In the first-order query model for zero-sum $K\times K$ matrix games, playersobserve the expected pay-offs for all their possible actions under therandomized action played by their opponent. This is a classical model,which has received renewed interest after the discoveryby Rakhlin and Sridharan that $\epsilon$-approximate Nash equilibria can be computedefficiently from $O(\ln K / \epsilon) $ instead of $O( \ln K / \epsilon^2)$ queries.Surprisingly, the optimal number of such queries, as a function of both$\epsilon$ and $K$, is not known.We make progress on this question on two fronts. First, we fully characterise the query complexity of learning exact equilibria ($\epsilon=0$), by showing that they require a number of queries that is linearin $K$, which means that it is essentially as hard as querying the wholematrix, which can also be done with $K$ queries. Second, for $\epsilon > 0$, the currentquery complexity upper bound stands at $O(\min(\ln(K) / \epsilon , K))$. We argue that, unfortunately, obtaining matchinglower bound is not possible with existing techniques: we prove that nolower bound can be derived by constructing hard matrices whose entriestake values in a known countable set, because such matrices can be fullyidentified by a single query. This rules out, for instance, reducing toa submodular optimization problem over the hypercube by encoding itas a binary matrix. We then introduce a new technique for lower bounds,which allows us to obtain lower bounds of order$\tilde\Omega(\log(1 / (K\epsilon)))$ for any $\epsilon \leq1 / cK^4$, where $c$ is a constant independent of $K$. We furtherdiscuss possible future directions to improve on our techniques in orderto close the gap with the upper bounds.

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Sarah Sachs, Hedi Hadiji, Tim van Erven, Cristobal Guzman

Stochastic and adversarial data are two widely studied settings in online learning. But many optimization tasks are neither i.i.d. nor fully adversarial, which makes it of fundamental interest to get a better theoretical understanding of the world between these extremes. In this work we establish novel regret bounds for online convex optimization in a setting that interpolates between stochastic i.i.d. and fully adversarial losses. By exploiting smoothness of the expected losses, these bounds replace a dependence on the maximum gradient length by the variance of the gradients, which was previously known only for linear losses. In addition, they weaken the i.i.d. assumption by allowing, for example, adversarially poisoned rounds, which were previously considered in the related expert and bandit settings. In the fully i.i.d. case, our regret bounds match the rates one would expect from results in stochastic acceleration, and we also recover the optimal stochastically accelerated rates via online-to-batch conversion. In the fully adversarial case our bounds gracefully deteriorate to match the minimax regret. We further provide lower bounds showing that our regret upper bounds are tight for all intermediate regimes in terms of the stochastic variance and the adversarial variation of the loss gradients.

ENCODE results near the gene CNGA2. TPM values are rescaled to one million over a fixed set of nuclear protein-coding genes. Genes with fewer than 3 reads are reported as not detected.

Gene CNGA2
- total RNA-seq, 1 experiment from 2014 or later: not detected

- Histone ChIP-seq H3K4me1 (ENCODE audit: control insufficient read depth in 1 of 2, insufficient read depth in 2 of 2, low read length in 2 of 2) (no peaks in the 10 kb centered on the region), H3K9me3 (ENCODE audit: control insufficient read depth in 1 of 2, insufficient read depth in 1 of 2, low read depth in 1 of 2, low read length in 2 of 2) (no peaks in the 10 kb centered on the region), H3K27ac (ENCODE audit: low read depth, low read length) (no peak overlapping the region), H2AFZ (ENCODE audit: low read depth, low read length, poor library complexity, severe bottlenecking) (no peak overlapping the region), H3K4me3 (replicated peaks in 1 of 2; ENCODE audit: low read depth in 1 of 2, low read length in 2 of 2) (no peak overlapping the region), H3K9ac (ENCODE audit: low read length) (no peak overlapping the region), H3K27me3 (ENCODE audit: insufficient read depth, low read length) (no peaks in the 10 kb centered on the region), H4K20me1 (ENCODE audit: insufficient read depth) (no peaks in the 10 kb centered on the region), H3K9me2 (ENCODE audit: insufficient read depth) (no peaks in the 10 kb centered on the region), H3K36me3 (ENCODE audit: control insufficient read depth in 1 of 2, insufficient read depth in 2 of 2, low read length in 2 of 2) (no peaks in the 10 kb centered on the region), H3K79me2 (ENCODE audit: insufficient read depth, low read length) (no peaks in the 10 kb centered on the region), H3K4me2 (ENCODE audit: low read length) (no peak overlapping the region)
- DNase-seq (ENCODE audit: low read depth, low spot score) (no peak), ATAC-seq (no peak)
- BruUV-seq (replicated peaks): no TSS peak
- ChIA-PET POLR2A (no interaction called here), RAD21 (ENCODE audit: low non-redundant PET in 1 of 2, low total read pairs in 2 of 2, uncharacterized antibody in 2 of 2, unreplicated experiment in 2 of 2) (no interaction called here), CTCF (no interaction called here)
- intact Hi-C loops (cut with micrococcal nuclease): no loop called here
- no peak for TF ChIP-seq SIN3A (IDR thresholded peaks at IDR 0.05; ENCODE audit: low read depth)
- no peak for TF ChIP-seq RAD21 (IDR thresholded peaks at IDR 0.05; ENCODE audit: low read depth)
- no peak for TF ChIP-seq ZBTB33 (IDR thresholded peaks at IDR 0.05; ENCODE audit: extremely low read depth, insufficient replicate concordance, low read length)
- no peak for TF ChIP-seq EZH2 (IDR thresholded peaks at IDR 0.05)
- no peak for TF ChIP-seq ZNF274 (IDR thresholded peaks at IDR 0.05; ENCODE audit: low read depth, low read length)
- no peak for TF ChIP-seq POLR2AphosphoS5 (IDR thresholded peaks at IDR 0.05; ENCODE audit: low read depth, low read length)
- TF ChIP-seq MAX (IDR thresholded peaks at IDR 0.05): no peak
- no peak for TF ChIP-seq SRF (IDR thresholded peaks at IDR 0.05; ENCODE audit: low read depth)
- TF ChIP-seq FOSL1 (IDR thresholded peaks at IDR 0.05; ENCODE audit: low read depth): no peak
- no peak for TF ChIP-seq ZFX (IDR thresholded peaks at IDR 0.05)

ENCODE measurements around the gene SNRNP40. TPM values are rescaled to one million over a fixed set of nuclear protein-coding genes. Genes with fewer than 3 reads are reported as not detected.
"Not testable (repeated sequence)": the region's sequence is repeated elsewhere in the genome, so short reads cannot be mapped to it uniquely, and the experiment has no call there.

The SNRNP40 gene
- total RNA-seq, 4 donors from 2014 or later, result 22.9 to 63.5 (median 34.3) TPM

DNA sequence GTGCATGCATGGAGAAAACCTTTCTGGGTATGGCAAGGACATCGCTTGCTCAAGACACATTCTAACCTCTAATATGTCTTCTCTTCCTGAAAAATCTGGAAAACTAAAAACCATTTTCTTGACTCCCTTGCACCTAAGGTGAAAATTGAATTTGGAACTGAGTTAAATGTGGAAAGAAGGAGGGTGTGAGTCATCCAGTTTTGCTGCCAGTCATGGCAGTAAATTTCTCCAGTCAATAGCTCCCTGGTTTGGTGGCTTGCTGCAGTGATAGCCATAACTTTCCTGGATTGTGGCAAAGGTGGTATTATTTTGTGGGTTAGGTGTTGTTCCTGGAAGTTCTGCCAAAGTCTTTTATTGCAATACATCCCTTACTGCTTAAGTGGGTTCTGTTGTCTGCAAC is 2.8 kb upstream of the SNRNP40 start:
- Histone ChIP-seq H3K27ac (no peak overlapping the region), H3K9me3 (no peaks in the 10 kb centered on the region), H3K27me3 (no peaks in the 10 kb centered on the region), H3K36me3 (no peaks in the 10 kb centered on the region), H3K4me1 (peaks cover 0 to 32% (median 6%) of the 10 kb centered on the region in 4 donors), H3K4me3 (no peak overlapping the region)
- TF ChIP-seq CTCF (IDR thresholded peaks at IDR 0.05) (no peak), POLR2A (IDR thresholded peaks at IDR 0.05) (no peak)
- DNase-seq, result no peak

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Rui M. Castro, Fredrik Hellström, Tim van Erven

We consider online prediction of a binary sequence with expert advice. For this setting, we devise label-efficient forecasting algorithms, which use a selective sampling scheme that enables collecting much fewer labels than standard procedures, while still retaining optimal worst-case regret guarantees. These algorithms are based on exponentially weighted forecasters, suitable for settings with and without a perfect expert. For a scenario where one expert is strictly better than the others in expectation, we show that the label complexity of the label-efficient forecaster scales roughly as the square root of the number of rounds. Finally, we present numerical experiments empirically showing that the normalized regret of the label-efficient forecaster can asymptotically match known minimax rates for pool-based active learning, suggesting it can optimally adapt to benign settings.

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Thom Neuteboom, Tim van Erven

We provide a new method for online learning, specifically prediction with expert advice, in a changing environment. In a non-changing environment the Squint algorithm has been designed to always function at least as well as other known algorithms and in specific cases it functions much better. However, when using a conventional black-box algorithm to make Squint suitable for a changing environment, it loses its beneficial properties. Hence, we provide a new algorithm, Squint-CE, which is suitable for a changing environment and preserves the properties of Squint.